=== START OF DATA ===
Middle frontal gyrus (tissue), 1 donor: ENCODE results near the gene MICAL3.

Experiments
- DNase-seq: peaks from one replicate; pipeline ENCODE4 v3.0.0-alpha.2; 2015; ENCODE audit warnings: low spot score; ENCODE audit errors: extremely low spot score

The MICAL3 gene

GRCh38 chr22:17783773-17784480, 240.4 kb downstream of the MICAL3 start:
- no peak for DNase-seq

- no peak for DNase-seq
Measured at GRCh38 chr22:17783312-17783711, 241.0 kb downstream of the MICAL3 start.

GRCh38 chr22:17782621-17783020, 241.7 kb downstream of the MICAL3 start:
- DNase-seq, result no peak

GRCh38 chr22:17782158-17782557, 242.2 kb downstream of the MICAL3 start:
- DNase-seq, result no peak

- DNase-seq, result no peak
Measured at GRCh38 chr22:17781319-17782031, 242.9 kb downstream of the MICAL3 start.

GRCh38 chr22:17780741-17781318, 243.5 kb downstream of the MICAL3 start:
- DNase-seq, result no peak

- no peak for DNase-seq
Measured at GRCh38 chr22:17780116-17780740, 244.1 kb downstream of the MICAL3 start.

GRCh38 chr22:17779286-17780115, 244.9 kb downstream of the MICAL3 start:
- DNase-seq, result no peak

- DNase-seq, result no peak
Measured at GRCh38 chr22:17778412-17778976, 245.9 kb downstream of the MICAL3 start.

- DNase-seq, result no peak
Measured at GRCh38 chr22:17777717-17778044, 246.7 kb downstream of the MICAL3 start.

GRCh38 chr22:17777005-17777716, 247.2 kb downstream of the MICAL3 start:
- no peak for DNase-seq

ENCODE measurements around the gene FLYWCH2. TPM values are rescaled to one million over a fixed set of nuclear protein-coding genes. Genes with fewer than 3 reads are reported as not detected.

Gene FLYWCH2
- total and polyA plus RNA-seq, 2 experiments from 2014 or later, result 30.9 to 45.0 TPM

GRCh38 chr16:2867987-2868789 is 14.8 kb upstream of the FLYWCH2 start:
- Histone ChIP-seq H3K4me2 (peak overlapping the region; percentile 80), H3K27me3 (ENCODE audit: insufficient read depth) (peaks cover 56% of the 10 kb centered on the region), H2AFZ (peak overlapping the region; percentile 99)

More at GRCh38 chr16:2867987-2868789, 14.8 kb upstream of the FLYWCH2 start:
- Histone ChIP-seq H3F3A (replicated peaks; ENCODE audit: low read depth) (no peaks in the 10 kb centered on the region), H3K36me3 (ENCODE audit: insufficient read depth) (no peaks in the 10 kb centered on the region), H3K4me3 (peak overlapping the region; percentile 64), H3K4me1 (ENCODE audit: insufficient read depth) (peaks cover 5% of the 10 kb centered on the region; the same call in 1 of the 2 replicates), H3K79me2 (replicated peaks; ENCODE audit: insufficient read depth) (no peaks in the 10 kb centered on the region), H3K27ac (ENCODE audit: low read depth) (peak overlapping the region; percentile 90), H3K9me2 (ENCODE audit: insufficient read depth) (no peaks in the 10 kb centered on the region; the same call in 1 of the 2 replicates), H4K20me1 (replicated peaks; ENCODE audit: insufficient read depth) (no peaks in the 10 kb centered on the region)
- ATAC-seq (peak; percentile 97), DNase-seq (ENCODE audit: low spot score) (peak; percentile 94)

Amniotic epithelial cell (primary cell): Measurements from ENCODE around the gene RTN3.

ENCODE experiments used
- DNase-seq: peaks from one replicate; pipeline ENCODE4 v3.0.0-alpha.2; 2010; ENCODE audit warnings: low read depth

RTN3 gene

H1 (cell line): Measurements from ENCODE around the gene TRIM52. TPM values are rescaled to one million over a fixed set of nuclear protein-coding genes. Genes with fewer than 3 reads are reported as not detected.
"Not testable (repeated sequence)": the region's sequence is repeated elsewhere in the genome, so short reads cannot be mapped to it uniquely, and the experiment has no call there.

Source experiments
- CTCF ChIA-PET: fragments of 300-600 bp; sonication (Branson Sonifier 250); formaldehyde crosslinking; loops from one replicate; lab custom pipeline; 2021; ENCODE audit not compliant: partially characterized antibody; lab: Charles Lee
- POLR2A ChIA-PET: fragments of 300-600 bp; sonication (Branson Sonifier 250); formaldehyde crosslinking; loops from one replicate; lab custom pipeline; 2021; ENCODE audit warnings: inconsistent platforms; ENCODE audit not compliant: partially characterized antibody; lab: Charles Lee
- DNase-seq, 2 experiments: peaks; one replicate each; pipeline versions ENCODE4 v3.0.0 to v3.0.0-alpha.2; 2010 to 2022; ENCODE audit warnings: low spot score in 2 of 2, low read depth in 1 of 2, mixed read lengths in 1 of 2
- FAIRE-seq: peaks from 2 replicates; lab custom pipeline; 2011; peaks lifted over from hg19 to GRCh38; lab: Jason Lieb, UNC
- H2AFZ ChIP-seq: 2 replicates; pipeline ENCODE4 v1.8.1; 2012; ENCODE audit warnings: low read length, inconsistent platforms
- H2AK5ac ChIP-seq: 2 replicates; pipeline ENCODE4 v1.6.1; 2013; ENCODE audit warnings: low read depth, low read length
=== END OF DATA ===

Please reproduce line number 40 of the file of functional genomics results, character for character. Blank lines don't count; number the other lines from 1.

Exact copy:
"Not testable (repeated sequence)": the region's sequence is repeated elsewhere in the genome, so short reads cannot be mapped to it uniquely, and the experiment has no call there.